Only particular kinds of info induce agency failures, not all info in general. For example, info about an agent’s ability and effort is problematic. There’s no obvious reason to expect smarter agents to have much more of this kind of info. And in human experience, smarter agents don’t seem to be worse agents. We do have some models of boundary rational principals with perfectly rational agents, and those models don’t display huge added agency rents. If you want to claim that relative intelligence creates large agency problems, you should offer concrete models that show such an effect. Similarly for your claim that two competitors are both made worse off when the pool of competing agents they can pick from gets smarter and more capable.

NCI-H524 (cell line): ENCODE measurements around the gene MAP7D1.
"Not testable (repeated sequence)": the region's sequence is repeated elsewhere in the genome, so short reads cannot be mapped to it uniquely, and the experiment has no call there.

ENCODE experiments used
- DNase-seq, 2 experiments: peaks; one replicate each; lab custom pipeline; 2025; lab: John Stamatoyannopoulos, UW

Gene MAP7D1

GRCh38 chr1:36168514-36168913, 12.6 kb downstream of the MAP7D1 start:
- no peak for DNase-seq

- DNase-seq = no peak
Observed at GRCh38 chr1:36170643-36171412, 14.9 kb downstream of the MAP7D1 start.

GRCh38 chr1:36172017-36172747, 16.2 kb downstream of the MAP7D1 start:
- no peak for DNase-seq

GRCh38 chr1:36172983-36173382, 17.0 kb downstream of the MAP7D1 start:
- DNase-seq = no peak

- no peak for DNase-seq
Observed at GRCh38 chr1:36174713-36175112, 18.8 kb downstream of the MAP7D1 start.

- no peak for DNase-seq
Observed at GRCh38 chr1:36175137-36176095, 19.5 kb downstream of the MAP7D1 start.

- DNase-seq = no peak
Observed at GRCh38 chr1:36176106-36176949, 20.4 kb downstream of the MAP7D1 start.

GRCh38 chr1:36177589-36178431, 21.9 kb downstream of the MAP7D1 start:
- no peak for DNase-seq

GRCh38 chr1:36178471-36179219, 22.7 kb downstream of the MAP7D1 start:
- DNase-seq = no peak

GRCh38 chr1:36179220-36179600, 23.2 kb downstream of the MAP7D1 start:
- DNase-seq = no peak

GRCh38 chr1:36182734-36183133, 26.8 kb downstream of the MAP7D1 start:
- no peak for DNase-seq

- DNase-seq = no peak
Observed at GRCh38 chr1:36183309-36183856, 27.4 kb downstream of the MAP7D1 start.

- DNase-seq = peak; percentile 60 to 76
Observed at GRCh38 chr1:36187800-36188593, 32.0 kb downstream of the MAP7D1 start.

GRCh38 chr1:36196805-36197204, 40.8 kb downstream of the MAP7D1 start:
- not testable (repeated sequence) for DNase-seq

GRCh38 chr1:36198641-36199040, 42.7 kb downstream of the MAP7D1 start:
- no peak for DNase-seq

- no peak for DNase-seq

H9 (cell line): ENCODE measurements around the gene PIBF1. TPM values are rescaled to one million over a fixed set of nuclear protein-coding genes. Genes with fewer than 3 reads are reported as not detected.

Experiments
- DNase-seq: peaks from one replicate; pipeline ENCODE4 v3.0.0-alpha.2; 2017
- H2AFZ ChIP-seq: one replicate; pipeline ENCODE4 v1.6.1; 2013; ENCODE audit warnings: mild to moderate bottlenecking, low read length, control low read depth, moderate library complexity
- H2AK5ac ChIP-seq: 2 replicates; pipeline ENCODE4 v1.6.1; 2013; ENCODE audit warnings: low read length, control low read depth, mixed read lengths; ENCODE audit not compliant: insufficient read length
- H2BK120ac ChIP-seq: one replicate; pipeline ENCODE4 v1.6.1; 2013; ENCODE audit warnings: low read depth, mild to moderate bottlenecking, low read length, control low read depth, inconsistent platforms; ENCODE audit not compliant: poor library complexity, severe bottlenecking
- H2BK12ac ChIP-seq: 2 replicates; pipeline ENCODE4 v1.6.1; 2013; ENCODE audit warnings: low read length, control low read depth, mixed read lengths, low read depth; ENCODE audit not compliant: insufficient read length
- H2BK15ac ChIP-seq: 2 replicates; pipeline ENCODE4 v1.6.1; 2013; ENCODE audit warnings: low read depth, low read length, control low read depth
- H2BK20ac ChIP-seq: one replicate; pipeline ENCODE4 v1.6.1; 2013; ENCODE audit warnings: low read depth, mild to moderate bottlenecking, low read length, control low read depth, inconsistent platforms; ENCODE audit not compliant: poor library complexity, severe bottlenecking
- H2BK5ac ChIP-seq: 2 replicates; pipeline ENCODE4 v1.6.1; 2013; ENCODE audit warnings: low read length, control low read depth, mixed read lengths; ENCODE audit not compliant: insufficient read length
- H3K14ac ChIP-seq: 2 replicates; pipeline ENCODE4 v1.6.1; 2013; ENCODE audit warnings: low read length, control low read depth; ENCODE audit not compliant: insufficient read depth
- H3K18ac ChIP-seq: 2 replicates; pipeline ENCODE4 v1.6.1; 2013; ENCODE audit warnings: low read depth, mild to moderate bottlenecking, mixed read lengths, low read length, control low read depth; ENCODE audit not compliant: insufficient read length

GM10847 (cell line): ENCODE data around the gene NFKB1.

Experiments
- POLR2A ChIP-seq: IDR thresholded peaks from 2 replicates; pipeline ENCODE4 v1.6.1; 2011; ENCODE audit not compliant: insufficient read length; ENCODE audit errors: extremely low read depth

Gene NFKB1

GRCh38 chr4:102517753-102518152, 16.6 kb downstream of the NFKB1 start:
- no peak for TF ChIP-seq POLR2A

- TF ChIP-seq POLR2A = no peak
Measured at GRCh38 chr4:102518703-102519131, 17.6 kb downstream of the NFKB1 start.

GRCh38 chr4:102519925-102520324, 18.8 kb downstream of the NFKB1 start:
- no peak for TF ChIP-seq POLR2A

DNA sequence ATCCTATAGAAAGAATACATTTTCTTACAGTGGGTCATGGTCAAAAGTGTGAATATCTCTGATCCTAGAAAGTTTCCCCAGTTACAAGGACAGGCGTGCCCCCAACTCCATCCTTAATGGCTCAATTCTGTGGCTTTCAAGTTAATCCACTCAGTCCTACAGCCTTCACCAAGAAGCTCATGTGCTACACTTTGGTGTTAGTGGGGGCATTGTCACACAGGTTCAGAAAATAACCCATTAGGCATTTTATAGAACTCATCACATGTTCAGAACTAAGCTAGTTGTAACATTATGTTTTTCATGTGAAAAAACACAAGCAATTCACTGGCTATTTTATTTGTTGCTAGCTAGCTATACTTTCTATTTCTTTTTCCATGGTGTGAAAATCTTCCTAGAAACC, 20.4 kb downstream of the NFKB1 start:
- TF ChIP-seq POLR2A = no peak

>In particular, property rights in space are very weak and so we are likely to lose our influence over the stars if we are greatly outcompeted, even if in absolute terms our output increases. I don't really have strong views on the probability of outright war, I don't think it matters much to the scenario.
Have you seen Prefer Law To Values where Robin Hanson wrote:
>The later era when robots are vastly more capable than people should be much like the case of choosing a nation in which to retire. In this case we don’t expect to have much in the way of skills to offer, so we mostly care that they are law-abiding enough to respect our property rights. If they use the same law to keep the peace among themselves as they use to keep the peace with us, we could have a long and prosperous future in whatever weird world they conjure. In such a vast rich universe our “retirement income” should buy a comfortable if not central place for humans to watch it all in wonder.